about 30 seconds out before announcing Twitch-time. Incredulous at how close it 
was that their star bird nearly escaped, they straightened their craned necks 
and after the standard 4 or 5
 minutes at their starting point the lads set-off on the remainder of their 
2011 campaign. 
Straight to the Wheat Paddock where some of the ‘reason-for-coming-this-far’ 
mallee birds such as Shy Heathwren, Yellow-plumed Honeyeater and Southern 
Scrub-robin were added. Two, then three Gilbert’s Whistlers made an appearance 
but there was no sign of their rarer cousin. A long and time-consuming search 
was then made for the Chestnut Quail-thrush found easily the day before, but 
yielded little more than Splendid Fairy-wrens and a Red-capped Robin. One can 
imagine the excitement when a “long-tailed Quail-thrush-sized bird” then 
flushed up – alas a Bar-shouldered Dove – the QT was to be a dip. 
Whooey Tank had been quiet in general over the past 48 hours, and it was no 
different on the Twitch. However, it did provide the target bird – Black 
Honeyeater – as well as a bonus in the form of a Red-backed Kingfisher nicely 
spotted by Ando Brew on a low perch. With 44 on the board they set off south 
along the mallee highway, hoping for a repeat of the Malleefowl pedestrian 
effort, but it wasn’t to be. Then in the distance they noticed a suspiciously 
familiar vehicle hurtling towards them with a cloud of red dust in its wake. 
The Brewers soon identified the car as the Dodgidrongomobile and each person in 
both vehicles leapt forth with arms, legs and other appendages combined with 
various expletive-ridden greetings at each other. Nothing like healthy 
With that formality out of the way, the Brewers continued onto one of the “gun 
spots” they had found the day before. White-browed and Masked Woods had been in 
droves for the 2 days they’d been working the area and they were still there – 
hundreds of birds moving en-masse between flowering Eremophila trees. Spotted 
Bowerbird, Chestnut-rumped Thornbill and Little Friarbird were all handy 
additions, but there was no sign of the Crimson Chats or Singing Honeyeaters 
that had been regular in that area [sic], the latter which was a particularly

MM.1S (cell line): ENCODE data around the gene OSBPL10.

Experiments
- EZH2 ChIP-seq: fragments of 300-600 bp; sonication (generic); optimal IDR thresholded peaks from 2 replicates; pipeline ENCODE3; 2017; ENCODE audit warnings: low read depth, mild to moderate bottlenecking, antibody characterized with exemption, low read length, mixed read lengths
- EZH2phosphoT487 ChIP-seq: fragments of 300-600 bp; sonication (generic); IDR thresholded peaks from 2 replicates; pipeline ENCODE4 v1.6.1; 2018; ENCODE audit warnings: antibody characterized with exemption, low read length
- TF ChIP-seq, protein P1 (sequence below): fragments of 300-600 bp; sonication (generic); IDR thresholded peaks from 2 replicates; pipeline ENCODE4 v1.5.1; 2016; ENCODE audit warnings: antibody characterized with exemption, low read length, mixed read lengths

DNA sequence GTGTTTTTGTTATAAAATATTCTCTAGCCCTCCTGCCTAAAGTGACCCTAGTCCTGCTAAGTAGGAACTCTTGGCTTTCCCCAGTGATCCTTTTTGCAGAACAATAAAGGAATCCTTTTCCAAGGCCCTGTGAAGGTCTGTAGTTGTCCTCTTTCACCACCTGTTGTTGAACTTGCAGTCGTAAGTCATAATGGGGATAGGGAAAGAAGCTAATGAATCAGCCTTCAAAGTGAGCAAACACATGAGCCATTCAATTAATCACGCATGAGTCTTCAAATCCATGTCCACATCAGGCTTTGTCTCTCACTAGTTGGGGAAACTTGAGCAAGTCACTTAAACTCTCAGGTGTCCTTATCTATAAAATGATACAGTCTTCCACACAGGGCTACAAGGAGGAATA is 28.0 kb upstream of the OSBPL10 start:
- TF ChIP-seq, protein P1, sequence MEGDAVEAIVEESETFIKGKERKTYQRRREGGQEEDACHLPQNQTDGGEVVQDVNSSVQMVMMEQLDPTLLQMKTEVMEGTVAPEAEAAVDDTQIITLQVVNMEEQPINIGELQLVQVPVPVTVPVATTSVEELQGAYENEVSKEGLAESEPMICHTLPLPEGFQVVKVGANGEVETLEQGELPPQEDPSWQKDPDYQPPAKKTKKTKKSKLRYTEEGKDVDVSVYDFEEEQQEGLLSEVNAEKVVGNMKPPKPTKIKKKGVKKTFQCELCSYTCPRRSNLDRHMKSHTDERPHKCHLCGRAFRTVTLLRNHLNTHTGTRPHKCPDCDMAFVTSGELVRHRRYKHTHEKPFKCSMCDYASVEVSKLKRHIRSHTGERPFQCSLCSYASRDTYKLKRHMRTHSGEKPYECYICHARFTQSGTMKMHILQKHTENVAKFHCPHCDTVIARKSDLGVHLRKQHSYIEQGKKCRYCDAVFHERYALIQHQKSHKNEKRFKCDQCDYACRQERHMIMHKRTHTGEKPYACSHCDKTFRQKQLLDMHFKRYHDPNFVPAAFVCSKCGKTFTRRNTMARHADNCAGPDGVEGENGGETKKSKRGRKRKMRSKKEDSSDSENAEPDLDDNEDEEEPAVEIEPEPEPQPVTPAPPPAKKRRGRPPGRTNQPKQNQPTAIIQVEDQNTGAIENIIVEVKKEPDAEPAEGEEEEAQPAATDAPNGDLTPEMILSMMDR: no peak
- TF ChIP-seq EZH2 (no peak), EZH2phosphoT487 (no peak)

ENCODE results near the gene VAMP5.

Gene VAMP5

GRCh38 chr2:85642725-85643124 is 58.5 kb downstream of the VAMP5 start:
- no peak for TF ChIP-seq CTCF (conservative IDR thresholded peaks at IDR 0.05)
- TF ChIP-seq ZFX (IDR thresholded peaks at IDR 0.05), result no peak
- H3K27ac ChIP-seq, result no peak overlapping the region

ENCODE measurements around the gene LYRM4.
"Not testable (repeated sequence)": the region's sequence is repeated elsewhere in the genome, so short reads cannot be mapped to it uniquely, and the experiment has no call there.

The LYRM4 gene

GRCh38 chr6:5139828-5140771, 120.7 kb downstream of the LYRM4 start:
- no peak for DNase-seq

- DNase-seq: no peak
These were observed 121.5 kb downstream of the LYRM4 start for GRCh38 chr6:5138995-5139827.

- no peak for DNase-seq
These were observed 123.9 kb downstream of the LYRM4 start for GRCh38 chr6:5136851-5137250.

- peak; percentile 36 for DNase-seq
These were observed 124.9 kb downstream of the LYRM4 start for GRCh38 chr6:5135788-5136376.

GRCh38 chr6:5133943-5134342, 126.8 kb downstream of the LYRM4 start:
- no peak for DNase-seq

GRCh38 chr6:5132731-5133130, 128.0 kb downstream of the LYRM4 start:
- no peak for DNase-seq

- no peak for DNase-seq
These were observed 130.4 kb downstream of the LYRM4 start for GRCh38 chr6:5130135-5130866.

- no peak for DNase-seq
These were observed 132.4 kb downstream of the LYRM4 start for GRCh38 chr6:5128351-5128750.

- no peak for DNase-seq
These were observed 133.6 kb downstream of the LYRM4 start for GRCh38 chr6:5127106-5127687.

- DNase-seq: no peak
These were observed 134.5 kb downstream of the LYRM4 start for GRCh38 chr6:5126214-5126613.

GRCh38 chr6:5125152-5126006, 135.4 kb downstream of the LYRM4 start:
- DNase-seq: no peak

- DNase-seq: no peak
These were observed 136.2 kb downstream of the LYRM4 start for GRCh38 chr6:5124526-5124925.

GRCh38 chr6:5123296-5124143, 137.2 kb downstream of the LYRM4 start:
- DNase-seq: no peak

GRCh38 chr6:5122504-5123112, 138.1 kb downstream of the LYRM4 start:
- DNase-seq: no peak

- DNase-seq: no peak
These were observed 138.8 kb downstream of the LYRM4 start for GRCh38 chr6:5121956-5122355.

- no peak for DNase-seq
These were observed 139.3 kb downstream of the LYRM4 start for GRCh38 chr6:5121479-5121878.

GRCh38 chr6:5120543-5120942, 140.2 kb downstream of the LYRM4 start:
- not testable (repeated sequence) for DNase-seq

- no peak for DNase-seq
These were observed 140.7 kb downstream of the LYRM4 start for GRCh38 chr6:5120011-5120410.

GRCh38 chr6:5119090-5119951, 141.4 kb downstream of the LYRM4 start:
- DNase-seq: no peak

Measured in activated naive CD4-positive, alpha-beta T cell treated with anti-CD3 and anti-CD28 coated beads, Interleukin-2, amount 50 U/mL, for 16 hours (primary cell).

cruel miss. 
It was then a case of mopping up roadside birds such as Emu, Cockatiel, Brown 
Songlark, Blue Bonnet and Little Raven before someone commented that we hadn’t 
had Apostlebirds. Literally 300m down the road a group of 3 Apostles were 
huddled under a lone, dwarf Wilga tree on a fenceline – a rather strange but 
very welcome sight. 
Next stop – Chat Alley. Zebra Finches showed instantly, as did White-winged 
Fairy-wrens but none of the location’s namesakes were obvious to the eye. Steve 
Brew then picked a male Orange Chat at a distance that then dropped off its 
salty perch, and it was a long, agonising wait while the other Brewers waited 
for it to return, which it eventually did. 
With a well-oiled Painted Honeyeater and a jinking Spotted Harrier next to fall 
on their way to Cargelligo, an air of anticipation filled the car. Despite some 
of this air being a by-product of the night-before’s Chinese, things were 
looking reasonably positive, with some inevitable dips but generally good birds 
under their belt. A Black Kite was a welcome sight as they entered the city 
limits of Lake Cargelligo. After a quick peek down at the lakefront for 
not-much-really, it was on to the Promised Land – the Faeces Farm.
The scribes went into overdrive as a flurry of town, lake, swamp and wading 
birds fell like flies. Their 100th bird was Spotted Crake, seen feeding with 
Spotless and Baillon’s Crakes, the latter swimming like a miniature moorhens. 
Mick Brew got into position for the wading birds and soon had the Wood Sands, 
along with Marshies and Sharpies and a few birds not seen on the Dummy Run; 
Greenshanks, Avocets and a patrolling Gull-billed Tern getting his what-for 
from some feisty Whiskereds. Quite a bit (in hindsight apparently too much) 
time was spent scanning for missing birds like Freckled Duck, Shelduck and 
almost obsessively the Painted Snipe. Nothing new was added during their final 
20 minutes at the ponds and so in Larry they set forth for the long night-drive.
After only picking up Barn Owls on the drive to Dubbo, some quality Farmboy oil 
saw them adding Barking Owl to their list in Dubbo itself – the final of 18 
maiden birds for the Brewers in 2011. Alas the 3-hour rule loomed large as they 
crossed the big hill and into the Hunter Valley. The Brewers rested but barely 
slept at their night-roost at Cassilis Rest Area where Owlet Nightjars and 
Tawny Frogmouths were heard calling. Pallid Cuckoos also called frenetically, 
almost Koel-like for the entire time the Brewers rested, their bodies strewn 
out on the various picnic tables. 
At 0445 it was a weary, but tentless packing of Larry before off they went to 
try and reach the rainforest in respectable time. It was a very foreign 
sensation for the Brewers to be driving during the dawn-chorus and a time when 
their list is normally ticking over at a bird a minute. A suggestion was made 
to make the detour to Medhurst Bridge and as they were missing a few woodland 
birds it was decided to head down the Martindale Valley. The Brewers must have 
only just missed the CCCC’s team who had been there for the dawn chorus. As it 
turned out, the decision to make this detour was a bad one, for two reasons. 
Firstly, they only added a single bird that wasn’t seen elsewhere yet dipped on 
some reasonably-expected-birds such as Diamond Firetail and White-backed